As this is a long term project, it can feel overwhelming in its scale and complexity (like the dig itself). Despite the fact that archaeology is rooted in the past, my residency is about bearing witness to the human activity in the present and revealing traces of past human activity visible now. I am not trying to reconnect with a previous time which is gone and unknowable.
My job is to watch how the archaeologists work and listen to what they have to say – in both my conversations when drawing their portraits and in overheard discussions and site tours. It is about being there and being with them.
There are some pieces of stone which have been uncovered and now the parts with iron layers are rusting.
They are difficult to draw and paint because I’m not interested in just rocks and prefer people. My project is about human activity. So why do I find these stones attractive and what do they have they to do with human activity?
Neolithic people built the wall and these stones were either buried in the structure or have since split open. They have now been exposed by 21st century human activity and the new experience of moisture combined with air has created orange stripes of rust – a colour the neolithic people would have liked had they seen it.
(You could call this ironic…)
And now for some simple human activity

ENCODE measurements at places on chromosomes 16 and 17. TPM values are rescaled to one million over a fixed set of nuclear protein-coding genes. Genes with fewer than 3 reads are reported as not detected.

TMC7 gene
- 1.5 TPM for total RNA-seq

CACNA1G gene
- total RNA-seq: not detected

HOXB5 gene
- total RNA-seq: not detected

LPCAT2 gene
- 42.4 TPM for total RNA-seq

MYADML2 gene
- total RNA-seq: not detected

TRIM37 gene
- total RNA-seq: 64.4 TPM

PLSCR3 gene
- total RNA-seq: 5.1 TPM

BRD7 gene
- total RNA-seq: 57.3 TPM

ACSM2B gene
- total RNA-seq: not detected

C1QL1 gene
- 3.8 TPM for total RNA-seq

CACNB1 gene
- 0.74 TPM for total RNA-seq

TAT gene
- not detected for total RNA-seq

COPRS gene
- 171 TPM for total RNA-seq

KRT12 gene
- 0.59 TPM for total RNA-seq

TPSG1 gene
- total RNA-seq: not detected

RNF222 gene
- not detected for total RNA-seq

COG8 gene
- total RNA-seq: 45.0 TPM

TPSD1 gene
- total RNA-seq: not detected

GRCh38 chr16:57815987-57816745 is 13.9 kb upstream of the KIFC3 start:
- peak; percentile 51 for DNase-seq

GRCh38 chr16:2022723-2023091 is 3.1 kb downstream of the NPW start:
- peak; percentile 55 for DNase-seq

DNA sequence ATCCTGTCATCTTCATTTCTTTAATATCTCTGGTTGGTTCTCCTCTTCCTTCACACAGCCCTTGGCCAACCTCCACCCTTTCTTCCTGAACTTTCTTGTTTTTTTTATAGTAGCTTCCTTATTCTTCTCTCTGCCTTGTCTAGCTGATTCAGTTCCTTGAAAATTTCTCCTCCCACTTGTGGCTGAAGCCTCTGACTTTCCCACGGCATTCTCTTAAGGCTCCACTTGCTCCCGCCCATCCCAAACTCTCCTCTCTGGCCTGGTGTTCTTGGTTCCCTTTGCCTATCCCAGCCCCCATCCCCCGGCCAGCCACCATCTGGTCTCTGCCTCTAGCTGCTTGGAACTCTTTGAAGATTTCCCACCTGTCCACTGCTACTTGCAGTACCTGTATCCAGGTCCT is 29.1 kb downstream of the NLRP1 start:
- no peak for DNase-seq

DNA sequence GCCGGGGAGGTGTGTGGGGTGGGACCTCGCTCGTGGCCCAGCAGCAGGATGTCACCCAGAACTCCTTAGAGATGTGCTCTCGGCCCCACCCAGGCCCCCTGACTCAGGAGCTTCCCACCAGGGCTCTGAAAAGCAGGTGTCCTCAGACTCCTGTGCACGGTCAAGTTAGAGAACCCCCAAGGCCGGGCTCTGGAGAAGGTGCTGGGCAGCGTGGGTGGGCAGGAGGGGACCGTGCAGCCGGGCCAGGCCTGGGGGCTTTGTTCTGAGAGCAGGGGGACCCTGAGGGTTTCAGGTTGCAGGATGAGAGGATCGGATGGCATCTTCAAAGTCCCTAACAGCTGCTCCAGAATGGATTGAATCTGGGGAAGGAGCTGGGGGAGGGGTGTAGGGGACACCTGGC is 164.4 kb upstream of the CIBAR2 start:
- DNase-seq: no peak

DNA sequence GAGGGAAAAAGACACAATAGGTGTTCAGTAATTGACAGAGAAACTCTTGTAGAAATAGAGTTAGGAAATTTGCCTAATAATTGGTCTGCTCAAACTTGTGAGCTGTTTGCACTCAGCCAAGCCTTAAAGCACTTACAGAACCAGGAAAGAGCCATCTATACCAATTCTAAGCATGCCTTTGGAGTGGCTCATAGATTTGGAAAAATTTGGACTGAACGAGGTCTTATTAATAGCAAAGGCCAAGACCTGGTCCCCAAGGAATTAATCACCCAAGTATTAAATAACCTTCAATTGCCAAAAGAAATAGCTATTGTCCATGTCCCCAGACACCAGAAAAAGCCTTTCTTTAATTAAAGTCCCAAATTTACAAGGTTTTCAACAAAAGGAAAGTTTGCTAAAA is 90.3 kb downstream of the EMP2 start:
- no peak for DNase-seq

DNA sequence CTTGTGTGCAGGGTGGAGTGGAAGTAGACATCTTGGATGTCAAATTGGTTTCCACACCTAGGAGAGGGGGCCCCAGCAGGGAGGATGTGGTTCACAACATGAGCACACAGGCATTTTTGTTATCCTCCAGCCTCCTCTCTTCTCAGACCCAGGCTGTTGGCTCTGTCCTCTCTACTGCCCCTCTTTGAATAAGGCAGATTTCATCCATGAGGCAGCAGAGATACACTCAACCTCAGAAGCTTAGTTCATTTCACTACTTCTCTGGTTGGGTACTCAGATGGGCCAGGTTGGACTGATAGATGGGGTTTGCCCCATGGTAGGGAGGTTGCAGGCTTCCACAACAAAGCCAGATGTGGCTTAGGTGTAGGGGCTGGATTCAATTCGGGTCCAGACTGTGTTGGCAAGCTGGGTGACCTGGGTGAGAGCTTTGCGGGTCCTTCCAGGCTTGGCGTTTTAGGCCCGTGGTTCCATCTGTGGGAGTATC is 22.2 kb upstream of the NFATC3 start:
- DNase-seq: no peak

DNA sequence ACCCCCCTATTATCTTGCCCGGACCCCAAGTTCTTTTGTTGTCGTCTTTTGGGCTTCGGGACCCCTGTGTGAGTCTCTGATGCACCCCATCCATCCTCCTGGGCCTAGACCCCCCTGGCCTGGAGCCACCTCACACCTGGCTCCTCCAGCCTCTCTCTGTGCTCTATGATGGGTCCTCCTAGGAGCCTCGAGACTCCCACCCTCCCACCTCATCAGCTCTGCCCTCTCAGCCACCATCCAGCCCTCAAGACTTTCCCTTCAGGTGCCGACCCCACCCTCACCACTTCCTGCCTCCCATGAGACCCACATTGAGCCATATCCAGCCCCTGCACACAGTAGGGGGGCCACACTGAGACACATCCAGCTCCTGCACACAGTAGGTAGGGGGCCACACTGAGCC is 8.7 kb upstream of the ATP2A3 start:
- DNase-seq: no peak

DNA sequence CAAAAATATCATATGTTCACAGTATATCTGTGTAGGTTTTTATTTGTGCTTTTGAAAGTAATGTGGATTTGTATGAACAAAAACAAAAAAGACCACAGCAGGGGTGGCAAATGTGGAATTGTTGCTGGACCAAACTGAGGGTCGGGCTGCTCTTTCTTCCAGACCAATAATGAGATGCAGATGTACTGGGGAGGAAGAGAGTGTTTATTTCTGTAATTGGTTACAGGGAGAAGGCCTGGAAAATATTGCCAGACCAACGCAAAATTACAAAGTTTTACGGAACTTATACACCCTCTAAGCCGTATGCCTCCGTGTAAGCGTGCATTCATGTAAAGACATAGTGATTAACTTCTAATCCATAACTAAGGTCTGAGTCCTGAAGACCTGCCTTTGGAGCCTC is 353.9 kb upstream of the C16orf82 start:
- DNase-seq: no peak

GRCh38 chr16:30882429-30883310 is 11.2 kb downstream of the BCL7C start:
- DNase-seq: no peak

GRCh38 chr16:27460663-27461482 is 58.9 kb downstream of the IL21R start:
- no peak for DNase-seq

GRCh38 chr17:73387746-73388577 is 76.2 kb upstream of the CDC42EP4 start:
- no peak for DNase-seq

One of the supervisors is feeling that he hasn’t accomplished much in his trench, because it is not only complex but confusing. There is a balance to be achieved between working fast through the midden, to get to the structure of special interest underneath, and doing justice to the material to be found in the process – bearing in mind that excavation is expensive.
Yesterday persistent rain and mud making an abstract painting on the floor of the supervisors’ hut.
Today, bright sunlight creating sharp shadows and the ever present wind blowing clouds into many shapes.
Today I discovered micromorphology.
Samples of soil on site are cut and put carefully into small tin boxes or, if larger, wrapped in clingfilm. These are then sent away to be suspended in resin, from which very fine slices are cut to make slides to examine under a microscope. I was shown a photo of a slide of a beautiful pattern of mineral deposits. Clearly micromorphology is a most valuable source of post excavation scientific information – but it is also a process that produces great beauty.
My portrait of micromorphologist, Jo, makes her look too dreamy when, while I was drawing, she was giving me a lively account of the process. But she says my portraits give a sense of the person rather than a photographic likeness. This could be said of my whole project. I am trying to portray a sense of the dig – of being there. So accuracy is not a factor and my random approach is therefore suitable, and will serve the purpose of adding to the site record.
While they take photos and soil samples, I draw the moment.